Dartoids World

Column #11 Johannesburg, South Africa

May 1, 1996
Column 11
Johannesburg, South Africa

Over the past week I have experienced some of the best Southern Africa has to offer. I have followed elephant families in South Africa’s Addo National Park, drifted in mekoro deep into Botswana’s Okavango swamps and even white-water rafted the Zambezi River in Zimbabwe — but all I have been able to find in the “darts department” is an electronic board in a bar in Johannesburg. And it sucked big time!

When it comes to darts I have but a few principles:

– I throw only my darts (Hammerhead GT’s — 24 grams)
– I drink only when I’m finished throwing; and
– I never, ever, throw anything but steel tip darts.

In Johannesburg I broke all my rules. Usually I only break the second one.

Just west of the city in a town called Randburg is a little Irish pub called McGinty’s (Republic Road — on the waterfront). After scouring the city of Johannesburg for a place — any place — with a legitimate dart set up I gave up and headed here.

What I found was an electronic dart board with a broken light and a broken scoreboard. I was given a set of soft tip bar darts with mangled tips. If this wasn’t all bad enough the machine ate two rand coins and required four rand for a game, which at the current exchange is more than a dollar.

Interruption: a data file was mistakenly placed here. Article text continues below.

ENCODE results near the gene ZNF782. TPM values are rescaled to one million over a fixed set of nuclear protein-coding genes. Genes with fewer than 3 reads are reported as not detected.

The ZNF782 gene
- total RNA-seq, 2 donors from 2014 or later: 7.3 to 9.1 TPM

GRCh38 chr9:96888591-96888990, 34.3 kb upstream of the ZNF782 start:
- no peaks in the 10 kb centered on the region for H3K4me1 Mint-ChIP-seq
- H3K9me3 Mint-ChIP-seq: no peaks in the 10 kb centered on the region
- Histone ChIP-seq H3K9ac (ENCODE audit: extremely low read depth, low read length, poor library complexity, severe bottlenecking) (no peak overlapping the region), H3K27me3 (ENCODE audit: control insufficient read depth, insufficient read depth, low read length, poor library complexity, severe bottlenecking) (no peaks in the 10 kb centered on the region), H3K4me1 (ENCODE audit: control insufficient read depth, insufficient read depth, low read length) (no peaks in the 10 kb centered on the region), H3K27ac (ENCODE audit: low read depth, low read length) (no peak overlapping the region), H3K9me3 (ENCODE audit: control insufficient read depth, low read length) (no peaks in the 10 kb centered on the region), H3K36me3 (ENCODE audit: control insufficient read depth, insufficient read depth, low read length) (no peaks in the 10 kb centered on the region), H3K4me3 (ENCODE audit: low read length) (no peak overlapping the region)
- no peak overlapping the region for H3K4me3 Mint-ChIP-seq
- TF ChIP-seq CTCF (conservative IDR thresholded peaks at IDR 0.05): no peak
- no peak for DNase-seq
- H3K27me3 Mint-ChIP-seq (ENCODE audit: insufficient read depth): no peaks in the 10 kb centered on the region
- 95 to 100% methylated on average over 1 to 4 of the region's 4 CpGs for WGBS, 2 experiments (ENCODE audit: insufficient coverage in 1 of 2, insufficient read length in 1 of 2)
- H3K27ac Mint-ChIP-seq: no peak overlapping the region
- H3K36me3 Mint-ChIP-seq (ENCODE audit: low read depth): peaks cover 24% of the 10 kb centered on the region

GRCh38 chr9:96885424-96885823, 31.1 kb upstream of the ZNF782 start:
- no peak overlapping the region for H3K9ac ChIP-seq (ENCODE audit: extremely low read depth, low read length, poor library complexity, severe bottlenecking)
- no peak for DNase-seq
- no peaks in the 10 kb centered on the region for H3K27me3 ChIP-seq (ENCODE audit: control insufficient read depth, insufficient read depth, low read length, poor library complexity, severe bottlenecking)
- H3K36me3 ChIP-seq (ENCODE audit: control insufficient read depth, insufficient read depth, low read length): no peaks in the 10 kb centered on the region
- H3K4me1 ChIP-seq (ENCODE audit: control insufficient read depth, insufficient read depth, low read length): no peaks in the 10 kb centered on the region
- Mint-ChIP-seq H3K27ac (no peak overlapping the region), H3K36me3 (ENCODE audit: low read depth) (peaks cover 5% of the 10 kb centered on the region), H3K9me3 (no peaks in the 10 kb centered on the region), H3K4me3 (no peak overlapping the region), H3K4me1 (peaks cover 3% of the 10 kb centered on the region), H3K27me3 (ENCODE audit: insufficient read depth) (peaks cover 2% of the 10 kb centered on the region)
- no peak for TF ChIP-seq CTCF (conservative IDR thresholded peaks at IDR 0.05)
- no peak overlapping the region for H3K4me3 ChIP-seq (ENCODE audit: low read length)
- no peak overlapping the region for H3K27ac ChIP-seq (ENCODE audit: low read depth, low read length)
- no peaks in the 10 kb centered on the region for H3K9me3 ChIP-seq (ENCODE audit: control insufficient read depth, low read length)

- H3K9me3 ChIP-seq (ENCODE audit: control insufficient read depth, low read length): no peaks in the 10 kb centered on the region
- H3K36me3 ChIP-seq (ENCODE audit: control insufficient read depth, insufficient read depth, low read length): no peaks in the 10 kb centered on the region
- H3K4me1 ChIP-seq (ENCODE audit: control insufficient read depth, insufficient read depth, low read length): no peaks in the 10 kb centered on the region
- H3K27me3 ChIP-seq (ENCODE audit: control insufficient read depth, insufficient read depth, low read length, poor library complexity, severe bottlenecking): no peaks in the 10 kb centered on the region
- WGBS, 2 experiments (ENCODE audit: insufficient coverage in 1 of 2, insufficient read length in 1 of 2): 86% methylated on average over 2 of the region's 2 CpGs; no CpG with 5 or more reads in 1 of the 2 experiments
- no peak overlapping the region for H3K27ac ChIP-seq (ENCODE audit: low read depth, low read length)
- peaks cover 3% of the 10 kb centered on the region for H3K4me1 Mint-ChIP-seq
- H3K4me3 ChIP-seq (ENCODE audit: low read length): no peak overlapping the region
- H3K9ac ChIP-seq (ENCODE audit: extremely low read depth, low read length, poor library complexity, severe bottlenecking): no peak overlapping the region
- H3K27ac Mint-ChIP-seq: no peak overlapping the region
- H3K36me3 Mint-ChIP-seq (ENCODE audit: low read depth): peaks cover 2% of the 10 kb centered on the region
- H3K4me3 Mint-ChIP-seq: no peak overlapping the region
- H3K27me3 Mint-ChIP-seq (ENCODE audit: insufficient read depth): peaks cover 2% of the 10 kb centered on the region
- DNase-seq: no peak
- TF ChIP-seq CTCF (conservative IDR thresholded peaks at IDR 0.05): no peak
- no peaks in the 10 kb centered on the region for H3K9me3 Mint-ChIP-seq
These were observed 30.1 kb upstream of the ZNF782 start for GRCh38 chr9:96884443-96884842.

So, I tossed a few of my crooked darts. I watched most of them come flying back at me. I ordered the recommended local brew (Castle Draft) which arrived twenty minutes later and tasted like peanuts.

Suffice it to say I left McGinty’s a half hour after walking in the door.

From the Field,



  • Dartoid

    "Dartoid" is the pseudonym of Paul Seigel, a prominent chronicler of darts for over 35 years. His columns are celebrated for their wit and insight, often detailing his quest for a game in exotic locales worldwide. His writing offers vibrant commentary on the competitive darts landscape, including players, organizations, tournaments and the sport's unique culture. Dartoid's articles are highly regarded among darts enthusiasts, solidifying his role as a pivotal figure in promoting and documenting darts as both a recreational pastime and professional sport.